Like so much of Russia, St Petersburg is struggling to survive with inadequate funding. Many of the magnificent buildings are at an age where they desperately need substantial capital repairs, and too little money is being allocated to preserve this marvellous city. While the very best known buildings are in a reasonably satisfactory state, a careful and close-up look at some of the less well known buildings shows a distressing amount of decay and degeneration.
Petersburg has always considered itself more cultured than Moscow, and maybe this is so. Certainly, you can enjoy a profusion of amazing quality opera and ballet in amazing theatres - and as a very special experience, you can even reserve, on occasion, the former "Tsar's Box" at the grandest of all theatres, now again known as the "Mariinsky" and formerly in Soviet times called the Kirov.
St Petersburg is approximately 400 miles north-north-west of Moscow. It is so far north (almost exactly on the 60th parallel, a similar northerly aspect to that of Anchorage in Alaska or Stockholm in Sweden) that during the summer, the sun barely sets at night before rising again very early in the morning. This period is known as the "White Nights" and is an enchanting time to be in this charming city. It is, of course, also the height of its tourist season, and so the most difficult time of year to manage to arrange accommodation.
Summer temperatures tend to be warm, usually in the high sixties and low seventies. Winter temperatures are - well, cold!
We personally tend to spend most of our time "off season" in St Petersburg; indeed, I'll confess myself to loving the city even more in the depths of winter. The pale pastels of the buildings blend beautifully with the fresh snow that falls most days, and the covering of snow also obscures some of the ugliest aspects of the city, making it instead a wonderful, almost unreal dreamlike environment in which to enjoy the museums, opera, ballet and theatre.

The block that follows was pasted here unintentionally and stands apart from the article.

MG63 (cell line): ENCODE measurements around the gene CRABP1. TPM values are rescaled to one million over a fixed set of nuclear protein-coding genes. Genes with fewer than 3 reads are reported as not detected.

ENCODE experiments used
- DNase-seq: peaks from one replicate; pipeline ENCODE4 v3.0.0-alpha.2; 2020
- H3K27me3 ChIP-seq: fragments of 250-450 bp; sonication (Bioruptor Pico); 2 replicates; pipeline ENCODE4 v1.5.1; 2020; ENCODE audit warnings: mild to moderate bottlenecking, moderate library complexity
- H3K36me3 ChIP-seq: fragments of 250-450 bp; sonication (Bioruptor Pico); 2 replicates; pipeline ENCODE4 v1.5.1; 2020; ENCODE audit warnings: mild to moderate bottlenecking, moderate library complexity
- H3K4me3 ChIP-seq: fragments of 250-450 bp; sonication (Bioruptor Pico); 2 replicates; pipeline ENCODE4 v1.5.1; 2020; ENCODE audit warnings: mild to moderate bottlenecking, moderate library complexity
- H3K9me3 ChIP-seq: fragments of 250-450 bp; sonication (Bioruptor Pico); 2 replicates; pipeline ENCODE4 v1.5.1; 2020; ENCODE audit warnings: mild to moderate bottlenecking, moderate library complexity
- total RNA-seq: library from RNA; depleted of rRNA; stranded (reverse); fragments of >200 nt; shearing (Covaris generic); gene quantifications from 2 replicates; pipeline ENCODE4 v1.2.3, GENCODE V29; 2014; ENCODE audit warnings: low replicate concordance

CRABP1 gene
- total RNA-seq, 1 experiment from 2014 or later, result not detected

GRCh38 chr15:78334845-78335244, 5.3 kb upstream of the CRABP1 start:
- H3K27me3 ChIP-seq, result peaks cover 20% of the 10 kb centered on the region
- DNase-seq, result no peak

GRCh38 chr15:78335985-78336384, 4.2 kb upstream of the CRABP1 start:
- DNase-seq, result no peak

We strongly urge you to include St Petersburg on your travel itinerary to Russia.
Museums and Theatres
Russian hotels vary wildly in quality and price. Although prices and values have improved in the last few years of the 1990s, the best hotels are still among the most expensive in all of Europe, but as a redeeming feature, their quality is also of highest world standards. In St Petersburg, there are three excellent quality hotels (the first three listed below). There are then a number of second level - what might perhaps be styled as "average" hotels - the next ones listed. Then there is another quantum drop in standard to hotels that involve major compromises in quality and comfort (eg the Moscow Hotel), and of course, there are plenty of opportunities to find even worse hotels below these.
Perhaps surprisingly, the last property we list - a youth hostel (but open to travellers of all ages) isn't too bad a quality, and certainly is good value for what it offers, and would appeal to the more adventurous and budget minded travellers, probably being a better choice than some of the horrible nasty cheap hotels.
The cheaper the hotel, the less English that is spoken. In the highest grade of hotels, all reception, bar, restaurant and porter staff will speak acceptably good English. When you move down to the next grade of hotels, some staff will speak English, and when you move down another grade, you may quite likely find that, depending on who is on duty, perhaps no-one will speak English at all. The youth hostel seems to be staffed at all hours by cheerful young Russians that speak good English.
Comments? Suggestions? Send mail to David Rowell email@example.com . This page last edited : May 15, 2010